CorruptionNewsOrganised Crime

Russia to decriminalise ‘unavoidable’ corruption

Article by Kevin Holland, photo from Wikipedia and shared under the creative comms license.

Russia has proposed new laws allowing officials to be cleared of corruption charges if the behaviour in question is deemed “unavoidable”. The plans were announced by the Justice Ministry.

Officials who fail to adhere to “prohibitions, restrictions and requirements established in order to combat corruption” could be deemed innocent if the behaviour “is caused by objective circumstances that made it impossible to comply.”

Last year, Putin’s anti-corruption plan already proposed allowing corrupt officials to escape censure for “exceptional circumstances”.

The MoJ suggested by way of example that the law could mainly be used to protect officials who don’t adequately resolve conflict of interest issues.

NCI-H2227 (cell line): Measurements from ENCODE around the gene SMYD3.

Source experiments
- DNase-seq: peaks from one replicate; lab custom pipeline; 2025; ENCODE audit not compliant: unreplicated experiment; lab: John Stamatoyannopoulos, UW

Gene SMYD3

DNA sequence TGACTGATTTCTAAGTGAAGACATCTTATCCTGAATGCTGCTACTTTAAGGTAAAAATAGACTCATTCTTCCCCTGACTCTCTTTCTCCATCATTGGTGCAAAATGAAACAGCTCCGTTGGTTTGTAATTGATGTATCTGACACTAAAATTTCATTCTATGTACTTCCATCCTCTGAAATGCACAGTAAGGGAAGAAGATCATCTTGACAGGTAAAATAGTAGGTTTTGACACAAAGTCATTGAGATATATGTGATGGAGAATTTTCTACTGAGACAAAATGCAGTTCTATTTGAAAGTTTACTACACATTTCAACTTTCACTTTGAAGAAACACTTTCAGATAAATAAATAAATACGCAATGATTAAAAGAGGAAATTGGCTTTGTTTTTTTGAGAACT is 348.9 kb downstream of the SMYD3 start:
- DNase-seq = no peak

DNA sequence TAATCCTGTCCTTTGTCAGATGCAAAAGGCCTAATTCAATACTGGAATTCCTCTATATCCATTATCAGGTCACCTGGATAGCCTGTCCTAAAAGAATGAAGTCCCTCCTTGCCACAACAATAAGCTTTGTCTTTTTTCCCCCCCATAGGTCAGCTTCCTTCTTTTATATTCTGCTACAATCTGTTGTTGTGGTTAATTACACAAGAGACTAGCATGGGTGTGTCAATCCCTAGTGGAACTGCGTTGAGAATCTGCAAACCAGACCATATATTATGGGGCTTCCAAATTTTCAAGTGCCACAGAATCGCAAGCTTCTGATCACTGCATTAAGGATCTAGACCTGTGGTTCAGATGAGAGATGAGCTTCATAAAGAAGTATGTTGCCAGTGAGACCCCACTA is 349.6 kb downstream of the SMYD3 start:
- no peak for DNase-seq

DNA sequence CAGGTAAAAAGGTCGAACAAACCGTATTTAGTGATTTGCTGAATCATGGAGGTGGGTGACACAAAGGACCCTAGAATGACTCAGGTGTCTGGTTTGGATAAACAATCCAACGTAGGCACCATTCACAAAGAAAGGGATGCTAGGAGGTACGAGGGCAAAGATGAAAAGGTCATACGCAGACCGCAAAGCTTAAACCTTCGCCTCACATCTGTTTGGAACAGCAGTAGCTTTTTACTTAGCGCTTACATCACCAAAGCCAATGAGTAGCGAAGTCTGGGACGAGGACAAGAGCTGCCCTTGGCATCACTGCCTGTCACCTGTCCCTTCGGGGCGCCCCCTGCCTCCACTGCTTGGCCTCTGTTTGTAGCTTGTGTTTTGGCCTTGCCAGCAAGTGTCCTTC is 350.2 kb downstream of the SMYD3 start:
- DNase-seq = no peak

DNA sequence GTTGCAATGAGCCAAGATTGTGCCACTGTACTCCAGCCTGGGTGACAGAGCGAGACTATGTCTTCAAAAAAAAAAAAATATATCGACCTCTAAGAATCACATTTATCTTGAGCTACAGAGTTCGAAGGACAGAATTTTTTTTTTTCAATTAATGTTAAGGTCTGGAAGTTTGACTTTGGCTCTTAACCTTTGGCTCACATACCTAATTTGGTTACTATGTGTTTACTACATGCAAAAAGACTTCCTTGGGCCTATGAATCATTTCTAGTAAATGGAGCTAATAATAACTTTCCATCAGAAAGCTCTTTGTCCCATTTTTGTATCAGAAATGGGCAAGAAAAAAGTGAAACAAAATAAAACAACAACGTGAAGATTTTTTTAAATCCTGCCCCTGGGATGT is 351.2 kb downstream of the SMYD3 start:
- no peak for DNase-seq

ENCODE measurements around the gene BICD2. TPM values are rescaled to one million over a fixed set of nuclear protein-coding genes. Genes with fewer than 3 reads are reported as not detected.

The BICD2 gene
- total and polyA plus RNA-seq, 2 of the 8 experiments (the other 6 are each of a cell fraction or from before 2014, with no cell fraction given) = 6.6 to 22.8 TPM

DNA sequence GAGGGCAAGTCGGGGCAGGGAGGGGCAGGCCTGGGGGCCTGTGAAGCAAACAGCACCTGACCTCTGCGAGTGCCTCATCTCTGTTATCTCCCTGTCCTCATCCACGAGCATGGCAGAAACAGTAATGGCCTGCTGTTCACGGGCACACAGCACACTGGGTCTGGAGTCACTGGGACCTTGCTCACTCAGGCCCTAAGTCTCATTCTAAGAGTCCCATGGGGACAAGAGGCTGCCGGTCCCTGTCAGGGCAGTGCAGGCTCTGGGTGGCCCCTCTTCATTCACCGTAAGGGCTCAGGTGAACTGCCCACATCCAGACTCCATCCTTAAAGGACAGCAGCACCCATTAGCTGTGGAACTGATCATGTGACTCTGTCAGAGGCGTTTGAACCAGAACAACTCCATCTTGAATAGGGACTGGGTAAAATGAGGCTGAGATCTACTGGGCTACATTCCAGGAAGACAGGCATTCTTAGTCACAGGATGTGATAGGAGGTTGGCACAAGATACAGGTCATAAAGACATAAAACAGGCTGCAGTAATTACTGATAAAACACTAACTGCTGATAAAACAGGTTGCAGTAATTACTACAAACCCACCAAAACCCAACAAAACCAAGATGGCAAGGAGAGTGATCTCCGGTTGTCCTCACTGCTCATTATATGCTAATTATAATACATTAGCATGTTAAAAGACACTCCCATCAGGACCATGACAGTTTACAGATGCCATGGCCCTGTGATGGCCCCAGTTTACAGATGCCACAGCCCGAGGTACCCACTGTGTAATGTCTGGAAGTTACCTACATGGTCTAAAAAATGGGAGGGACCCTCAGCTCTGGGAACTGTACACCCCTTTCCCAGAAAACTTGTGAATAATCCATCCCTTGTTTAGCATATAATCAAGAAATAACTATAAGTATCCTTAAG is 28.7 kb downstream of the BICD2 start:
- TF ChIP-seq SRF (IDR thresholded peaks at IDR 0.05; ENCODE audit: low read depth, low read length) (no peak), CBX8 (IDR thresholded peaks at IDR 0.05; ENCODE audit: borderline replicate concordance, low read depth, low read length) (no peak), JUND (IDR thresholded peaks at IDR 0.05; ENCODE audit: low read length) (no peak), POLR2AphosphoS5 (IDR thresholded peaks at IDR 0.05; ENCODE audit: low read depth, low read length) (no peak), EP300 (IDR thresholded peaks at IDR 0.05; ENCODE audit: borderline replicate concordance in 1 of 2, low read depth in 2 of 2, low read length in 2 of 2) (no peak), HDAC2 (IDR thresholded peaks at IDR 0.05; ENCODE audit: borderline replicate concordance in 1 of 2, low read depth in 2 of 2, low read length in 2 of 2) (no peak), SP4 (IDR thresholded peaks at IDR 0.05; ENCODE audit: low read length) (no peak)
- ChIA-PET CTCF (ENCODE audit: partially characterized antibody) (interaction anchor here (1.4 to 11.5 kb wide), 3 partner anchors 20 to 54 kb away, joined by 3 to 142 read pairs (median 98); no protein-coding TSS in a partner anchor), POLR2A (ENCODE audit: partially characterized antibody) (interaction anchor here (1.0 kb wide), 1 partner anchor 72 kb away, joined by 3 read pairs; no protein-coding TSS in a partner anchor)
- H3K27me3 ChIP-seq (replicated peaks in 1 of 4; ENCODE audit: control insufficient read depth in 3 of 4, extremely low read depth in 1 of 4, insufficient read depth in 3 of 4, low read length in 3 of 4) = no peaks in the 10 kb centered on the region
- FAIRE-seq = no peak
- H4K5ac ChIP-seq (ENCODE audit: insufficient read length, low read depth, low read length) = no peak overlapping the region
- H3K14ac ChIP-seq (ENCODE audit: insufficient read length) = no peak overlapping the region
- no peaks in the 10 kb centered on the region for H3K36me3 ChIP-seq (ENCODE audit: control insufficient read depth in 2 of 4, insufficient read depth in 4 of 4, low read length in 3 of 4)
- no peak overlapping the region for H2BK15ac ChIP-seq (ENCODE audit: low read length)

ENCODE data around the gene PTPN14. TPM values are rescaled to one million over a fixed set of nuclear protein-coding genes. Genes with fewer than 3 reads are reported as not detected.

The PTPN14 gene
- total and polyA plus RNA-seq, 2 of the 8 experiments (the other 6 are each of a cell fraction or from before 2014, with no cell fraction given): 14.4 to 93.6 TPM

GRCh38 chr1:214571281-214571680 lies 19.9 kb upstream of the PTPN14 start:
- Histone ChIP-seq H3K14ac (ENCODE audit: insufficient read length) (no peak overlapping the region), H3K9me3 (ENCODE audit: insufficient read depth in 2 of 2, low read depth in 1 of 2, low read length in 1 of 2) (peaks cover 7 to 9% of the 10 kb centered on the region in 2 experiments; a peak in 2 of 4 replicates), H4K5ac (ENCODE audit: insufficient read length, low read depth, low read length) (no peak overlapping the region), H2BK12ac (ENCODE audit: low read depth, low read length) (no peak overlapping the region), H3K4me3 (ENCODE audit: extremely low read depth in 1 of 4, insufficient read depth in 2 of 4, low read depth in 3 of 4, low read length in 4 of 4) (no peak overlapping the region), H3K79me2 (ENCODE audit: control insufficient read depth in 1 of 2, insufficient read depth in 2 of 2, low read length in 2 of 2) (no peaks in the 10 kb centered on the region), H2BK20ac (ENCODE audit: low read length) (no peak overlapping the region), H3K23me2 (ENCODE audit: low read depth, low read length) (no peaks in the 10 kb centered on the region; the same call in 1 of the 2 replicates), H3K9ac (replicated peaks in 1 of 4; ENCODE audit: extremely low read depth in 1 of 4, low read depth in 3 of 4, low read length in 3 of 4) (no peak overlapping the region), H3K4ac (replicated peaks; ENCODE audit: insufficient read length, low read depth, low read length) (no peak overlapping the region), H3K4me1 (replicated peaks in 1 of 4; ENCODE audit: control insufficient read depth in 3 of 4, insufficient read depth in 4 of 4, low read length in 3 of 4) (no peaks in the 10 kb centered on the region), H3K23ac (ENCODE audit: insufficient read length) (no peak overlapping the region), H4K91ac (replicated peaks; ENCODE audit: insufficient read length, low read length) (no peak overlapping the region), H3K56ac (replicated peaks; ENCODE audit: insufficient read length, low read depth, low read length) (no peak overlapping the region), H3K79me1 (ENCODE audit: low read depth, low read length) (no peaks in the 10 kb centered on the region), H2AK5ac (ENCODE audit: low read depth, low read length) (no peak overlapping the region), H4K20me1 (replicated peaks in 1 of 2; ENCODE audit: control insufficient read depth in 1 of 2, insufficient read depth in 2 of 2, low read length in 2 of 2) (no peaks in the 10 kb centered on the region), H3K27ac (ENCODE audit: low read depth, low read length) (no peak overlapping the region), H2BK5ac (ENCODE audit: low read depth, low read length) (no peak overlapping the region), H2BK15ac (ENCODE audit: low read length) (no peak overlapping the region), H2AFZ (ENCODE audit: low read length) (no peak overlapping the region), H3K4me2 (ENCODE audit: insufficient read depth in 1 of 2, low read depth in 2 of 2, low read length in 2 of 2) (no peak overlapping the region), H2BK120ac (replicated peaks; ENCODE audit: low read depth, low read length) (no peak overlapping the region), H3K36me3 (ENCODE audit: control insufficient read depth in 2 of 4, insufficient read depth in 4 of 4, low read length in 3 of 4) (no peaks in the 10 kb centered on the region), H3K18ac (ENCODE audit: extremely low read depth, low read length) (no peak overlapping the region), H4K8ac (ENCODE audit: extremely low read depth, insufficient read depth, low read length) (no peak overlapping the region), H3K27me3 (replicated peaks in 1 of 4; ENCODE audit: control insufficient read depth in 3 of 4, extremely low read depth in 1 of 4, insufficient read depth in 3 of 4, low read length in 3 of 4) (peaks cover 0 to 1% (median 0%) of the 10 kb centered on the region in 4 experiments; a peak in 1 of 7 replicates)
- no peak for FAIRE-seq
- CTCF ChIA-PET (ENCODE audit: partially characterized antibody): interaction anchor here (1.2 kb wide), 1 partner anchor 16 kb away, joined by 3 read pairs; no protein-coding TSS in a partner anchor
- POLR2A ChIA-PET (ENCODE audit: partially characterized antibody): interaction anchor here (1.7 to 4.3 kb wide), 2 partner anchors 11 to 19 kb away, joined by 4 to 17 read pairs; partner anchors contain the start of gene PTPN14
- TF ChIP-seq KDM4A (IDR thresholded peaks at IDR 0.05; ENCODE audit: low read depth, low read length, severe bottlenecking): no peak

Examples given include “prolonged serious illness” or instances where former family members don’t wish to disclose pertinent personal information.

Russia is a highly corrupt state. Kommersant reported a Russian general’s comments that in 2016 alone over $5bn was spent on bribes, and that the average bribe to an official was over $5,000.

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